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Presale Planning: The Protection of Private Wealth in the Event of a Business Sale, Flotation or Liquidity Event

Introduction

At the heart of Charles Russell Speechlys is a longstanding commitment to helping our clients generate, maximise and protect their private wealth. Our knowledge and expertise in this area has serviced the world’s leading creators and owners of wealth for over 150 years. Our top-ranked practice groups in the corporate and private wealth sectors illustrate the depth of our experience and technical expertise in this space.  

This article forms part of a series in which we consider how an entrepreneur or investor may achieve exactly that which we advise on: the generation, maximisation, and protection of their private wealth. Our focus in this piece is on the entrepreneur who is considering a liquidity event, perhaps the sale or flotation of their business, and what they may need to consider from a planning and succession perspective. In our experience, the generation of wealth most typically arises from the sale of a business owned and managed by an entrepreneur.

Prior to any sale or similar event, there are seemingly infinite considerations which a well-advised entrepreneur may entertain to ensure not only a smooth sale of their business, but also one which maximises and protects their gain. This article highlights and distils some key considerations an entrepreneur ought to explore when contemplating a sale or similar event.

Selling your business – key considerations

Our key considerations fall within three pre-sale brackets – “sale structure”, “preparation of the business” and “succession planning”.

There are some essential questions for the entrepreneur to take account of when considering a sale or similar event. For example: are they selling shares, or assets of their business? If shares, are they selling all their shares, or just a portion? Do they wish to, or are they likely to be required to, remain involved in the business post-sale, or is their wish to jet off to the beach?! These decisions must be made first and foremost.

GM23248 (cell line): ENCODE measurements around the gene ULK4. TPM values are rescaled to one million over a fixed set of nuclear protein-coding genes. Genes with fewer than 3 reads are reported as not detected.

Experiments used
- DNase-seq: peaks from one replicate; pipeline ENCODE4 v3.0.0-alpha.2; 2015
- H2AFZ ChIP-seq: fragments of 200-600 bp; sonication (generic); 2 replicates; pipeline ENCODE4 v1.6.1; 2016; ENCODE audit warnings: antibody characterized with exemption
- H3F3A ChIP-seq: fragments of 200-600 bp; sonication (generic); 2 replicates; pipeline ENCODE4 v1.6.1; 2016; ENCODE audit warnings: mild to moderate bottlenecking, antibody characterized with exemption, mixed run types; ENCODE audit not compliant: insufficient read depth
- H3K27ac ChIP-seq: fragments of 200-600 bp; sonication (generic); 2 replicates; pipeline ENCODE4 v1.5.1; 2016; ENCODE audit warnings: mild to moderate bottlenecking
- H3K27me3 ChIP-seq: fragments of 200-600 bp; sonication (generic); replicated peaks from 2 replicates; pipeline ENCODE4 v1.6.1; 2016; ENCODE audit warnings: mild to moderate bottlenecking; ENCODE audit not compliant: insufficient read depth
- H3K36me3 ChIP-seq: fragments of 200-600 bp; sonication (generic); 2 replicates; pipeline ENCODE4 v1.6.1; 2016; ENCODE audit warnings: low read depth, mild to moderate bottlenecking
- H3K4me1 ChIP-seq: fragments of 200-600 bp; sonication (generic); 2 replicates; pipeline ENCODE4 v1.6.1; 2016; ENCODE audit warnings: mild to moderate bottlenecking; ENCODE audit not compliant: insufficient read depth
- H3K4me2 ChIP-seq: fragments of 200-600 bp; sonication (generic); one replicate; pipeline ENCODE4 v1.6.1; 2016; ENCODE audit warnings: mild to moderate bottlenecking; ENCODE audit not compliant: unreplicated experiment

Sale structure

Once the practical, “big picture”, elements have been decided, an entrepreneur should take advice as to how they might structure the sale to maximise the value generated from their contemplated capital event. The following are a few examples of relevant structuring considerations:

Business Asset Disposal Relief

Entrepreneurs will want to check their shareholdings are appropriately structured to maximise their return for their own benefit including to ensure Business Asset Disposal Relief can be claimed to achieve a reduced CGT rate of 10% on capital gains of up to £1m during their lifetime.

Inheritance Tax Relief

Some entrepreneurs take advantage of the Inheritance Tax (IHT) relief which is likely to be available on their shares by giving all or some of these to a trust prior to sale. A trust route is not for everyone, but it is important to consider this at an early stage, well before a binding contract for sale of the shares.

Others, who ultimately may wish to share their wealth amongst family members e.g. spouses / children, may look to make gifts outright pre-sale so that (if relevant) lower rates of capital gains tax (CGT) can be achieved whilst also implementing IHT planning.

Prepare for the unexpected

Whatever the sale structure, it is easy to get lost in the activity of sale or indeed business life generally and not get around to ensuring everything is in place in the event of something unforeseen happening, e.g. hospitalisation, loss of capacity or death. However, it is of vital importance that all entrepreneurs ensure they have appropriate Wills that provide for what happens to their shares and/or their (invested) proceeds in the event they die. In addition, they should put in place Lasting Powers of Attorney (LPAs) under which they can authorise others to manager their affairs on their behalf in the event of loss of capacity (or, with their consent, when they are simply physically unable e.g. overseas). LPAs can apply broadly to a persons assets or specifically to their shares and therefore can be bespoke to an entrepreneurs business interests.

Working out the structure in good time before any sale is agreed is essential both to ensure any tax reliefs are harnessed appropriately, but also that the drafting of the sale documentation reflects the plan.  As a firm our corporate and private client teams regularly work together on these structures, so those drafting the corporate paperwork are familiar with what must be included where there is a trust who is party to a sale or certain share transfers are not permitted.